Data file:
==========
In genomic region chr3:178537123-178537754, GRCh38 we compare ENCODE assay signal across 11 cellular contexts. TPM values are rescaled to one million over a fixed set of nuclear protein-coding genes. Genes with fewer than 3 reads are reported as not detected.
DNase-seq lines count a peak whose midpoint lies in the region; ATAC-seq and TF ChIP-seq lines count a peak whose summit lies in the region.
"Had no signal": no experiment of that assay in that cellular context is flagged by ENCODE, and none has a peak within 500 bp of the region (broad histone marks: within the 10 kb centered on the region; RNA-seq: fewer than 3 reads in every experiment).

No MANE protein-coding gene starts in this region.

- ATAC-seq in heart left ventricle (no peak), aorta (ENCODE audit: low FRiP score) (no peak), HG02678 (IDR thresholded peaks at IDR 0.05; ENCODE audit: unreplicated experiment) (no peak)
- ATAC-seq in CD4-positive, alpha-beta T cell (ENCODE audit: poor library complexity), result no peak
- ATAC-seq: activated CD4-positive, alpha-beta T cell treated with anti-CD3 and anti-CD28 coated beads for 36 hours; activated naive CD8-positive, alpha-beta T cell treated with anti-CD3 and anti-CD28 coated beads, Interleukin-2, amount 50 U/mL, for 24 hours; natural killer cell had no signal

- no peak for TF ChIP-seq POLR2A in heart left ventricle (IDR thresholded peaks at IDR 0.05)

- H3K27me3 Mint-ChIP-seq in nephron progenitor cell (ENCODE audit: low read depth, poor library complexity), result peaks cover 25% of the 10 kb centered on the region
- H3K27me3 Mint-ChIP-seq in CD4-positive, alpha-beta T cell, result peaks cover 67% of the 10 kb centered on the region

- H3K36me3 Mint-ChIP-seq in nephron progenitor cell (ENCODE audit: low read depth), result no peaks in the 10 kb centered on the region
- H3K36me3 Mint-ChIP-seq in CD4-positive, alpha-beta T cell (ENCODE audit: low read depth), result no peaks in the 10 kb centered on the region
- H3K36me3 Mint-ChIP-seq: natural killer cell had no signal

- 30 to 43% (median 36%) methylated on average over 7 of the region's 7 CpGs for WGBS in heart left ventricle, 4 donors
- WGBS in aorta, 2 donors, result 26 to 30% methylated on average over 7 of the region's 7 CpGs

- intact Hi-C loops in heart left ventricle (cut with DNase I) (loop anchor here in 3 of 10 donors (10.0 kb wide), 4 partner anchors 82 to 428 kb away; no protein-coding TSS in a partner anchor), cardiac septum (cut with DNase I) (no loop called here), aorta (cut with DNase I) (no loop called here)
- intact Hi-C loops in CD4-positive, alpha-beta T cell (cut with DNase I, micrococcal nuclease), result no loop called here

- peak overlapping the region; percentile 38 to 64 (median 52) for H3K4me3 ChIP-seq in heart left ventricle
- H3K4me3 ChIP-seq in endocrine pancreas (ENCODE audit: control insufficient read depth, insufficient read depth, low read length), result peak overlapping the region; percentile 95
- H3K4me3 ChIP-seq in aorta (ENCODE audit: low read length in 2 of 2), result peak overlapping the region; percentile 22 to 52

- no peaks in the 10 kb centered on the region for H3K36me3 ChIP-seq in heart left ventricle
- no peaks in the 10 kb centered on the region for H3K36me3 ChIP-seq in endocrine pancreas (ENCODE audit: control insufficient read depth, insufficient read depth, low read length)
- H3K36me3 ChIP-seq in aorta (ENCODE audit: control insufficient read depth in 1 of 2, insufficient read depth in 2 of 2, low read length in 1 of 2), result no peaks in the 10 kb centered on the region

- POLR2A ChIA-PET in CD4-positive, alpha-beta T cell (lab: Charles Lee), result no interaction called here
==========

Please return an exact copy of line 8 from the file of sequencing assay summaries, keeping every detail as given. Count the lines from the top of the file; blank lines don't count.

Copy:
- no peak for TF ChIP-seq POLR2A in heart left ventricle (IDR thresholded peaks at IDR 0.05)